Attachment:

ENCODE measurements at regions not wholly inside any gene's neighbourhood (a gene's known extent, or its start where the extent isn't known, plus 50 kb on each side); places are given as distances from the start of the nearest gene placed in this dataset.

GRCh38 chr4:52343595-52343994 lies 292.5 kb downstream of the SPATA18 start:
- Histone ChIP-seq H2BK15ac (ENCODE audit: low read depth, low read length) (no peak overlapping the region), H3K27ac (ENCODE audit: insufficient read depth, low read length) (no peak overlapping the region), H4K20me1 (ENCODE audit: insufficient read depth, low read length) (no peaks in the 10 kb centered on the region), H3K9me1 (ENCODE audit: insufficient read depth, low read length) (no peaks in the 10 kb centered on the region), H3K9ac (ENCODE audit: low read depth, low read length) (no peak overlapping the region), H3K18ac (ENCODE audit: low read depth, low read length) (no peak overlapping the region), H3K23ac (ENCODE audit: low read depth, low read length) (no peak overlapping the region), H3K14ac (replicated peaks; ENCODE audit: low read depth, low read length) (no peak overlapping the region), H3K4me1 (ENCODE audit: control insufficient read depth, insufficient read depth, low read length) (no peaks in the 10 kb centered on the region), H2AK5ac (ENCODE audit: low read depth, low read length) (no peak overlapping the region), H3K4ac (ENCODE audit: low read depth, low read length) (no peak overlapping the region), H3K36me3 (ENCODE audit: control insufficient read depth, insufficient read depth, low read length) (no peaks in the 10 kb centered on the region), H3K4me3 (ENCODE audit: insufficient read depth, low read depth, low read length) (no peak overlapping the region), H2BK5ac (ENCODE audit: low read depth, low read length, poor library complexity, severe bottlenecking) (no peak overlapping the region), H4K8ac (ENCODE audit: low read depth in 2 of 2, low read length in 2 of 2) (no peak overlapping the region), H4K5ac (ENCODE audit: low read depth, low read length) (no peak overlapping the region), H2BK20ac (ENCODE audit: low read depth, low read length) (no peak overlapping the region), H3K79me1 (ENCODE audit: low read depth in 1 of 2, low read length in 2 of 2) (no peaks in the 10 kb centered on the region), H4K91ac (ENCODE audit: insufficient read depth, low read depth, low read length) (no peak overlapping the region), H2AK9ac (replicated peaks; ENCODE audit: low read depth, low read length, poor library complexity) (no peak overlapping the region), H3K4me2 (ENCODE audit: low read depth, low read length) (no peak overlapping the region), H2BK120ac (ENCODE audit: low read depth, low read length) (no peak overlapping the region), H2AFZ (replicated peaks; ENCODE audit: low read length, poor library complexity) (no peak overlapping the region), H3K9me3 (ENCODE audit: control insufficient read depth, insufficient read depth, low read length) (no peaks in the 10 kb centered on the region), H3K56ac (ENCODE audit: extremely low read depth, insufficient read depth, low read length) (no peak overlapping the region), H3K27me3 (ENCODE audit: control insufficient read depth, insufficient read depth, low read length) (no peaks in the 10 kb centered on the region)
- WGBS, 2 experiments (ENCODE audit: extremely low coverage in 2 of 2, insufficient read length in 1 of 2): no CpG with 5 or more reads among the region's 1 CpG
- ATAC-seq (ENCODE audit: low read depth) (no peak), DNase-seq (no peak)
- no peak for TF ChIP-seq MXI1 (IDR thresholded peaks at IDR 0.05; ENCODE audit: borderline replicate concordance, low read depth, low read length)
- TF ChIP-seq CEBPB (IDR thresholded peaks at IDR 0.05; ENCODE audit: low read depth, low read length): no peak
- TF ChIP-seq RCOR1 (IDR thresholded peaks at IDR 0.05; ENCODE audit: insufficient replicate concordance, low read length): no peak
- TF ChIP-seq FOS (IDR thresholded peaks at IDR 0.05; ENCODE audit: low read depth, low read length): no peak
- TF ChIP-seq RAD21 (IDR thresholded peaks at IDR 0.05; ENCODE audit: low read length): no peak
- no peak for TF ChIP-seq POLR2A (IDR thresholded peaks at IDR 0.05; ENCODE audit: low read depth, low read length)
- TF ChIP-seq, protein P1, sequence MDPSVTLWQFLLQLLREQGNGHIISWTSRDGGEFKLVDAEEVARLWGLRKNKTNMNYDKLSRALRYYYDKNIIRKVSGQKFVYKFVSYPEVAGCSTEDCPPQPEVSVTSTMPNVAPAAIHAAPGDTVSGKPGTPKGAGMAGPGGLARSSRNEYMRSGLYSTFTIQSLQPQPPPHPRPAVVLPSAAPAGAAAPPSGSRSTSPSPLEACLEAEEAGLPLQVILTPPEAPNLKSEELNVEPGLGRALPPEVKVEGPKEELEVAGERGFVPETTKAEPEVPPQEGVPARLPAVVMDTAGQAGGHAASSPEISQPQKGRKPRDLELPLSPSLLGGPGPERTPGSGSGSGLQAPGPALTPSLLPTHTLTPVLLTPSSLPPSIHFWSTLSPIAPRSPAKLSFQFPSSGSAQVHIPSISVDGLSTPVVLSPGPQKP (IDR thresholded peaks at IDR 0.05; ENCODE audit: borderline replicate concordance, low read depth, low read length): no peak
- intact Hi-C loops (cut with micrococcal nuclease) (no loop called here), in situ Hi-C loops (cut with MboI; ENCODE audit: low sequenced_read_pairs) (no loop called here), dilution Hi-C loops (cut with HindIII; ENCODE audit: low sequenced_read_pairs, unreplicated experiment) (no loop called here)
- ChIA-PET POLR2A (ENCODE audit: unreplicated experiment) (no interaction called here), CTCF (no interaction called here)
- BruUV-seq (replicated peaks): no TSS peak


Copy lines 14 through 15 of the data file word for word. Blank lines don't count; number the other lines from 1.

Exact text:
- ChIA-PET POLR2A (ENCODE audit: unreplicated experiment) (no interaction called here), CTCF (no interaction called here)
- BruUV-seq (replicated peaks): no TSS peak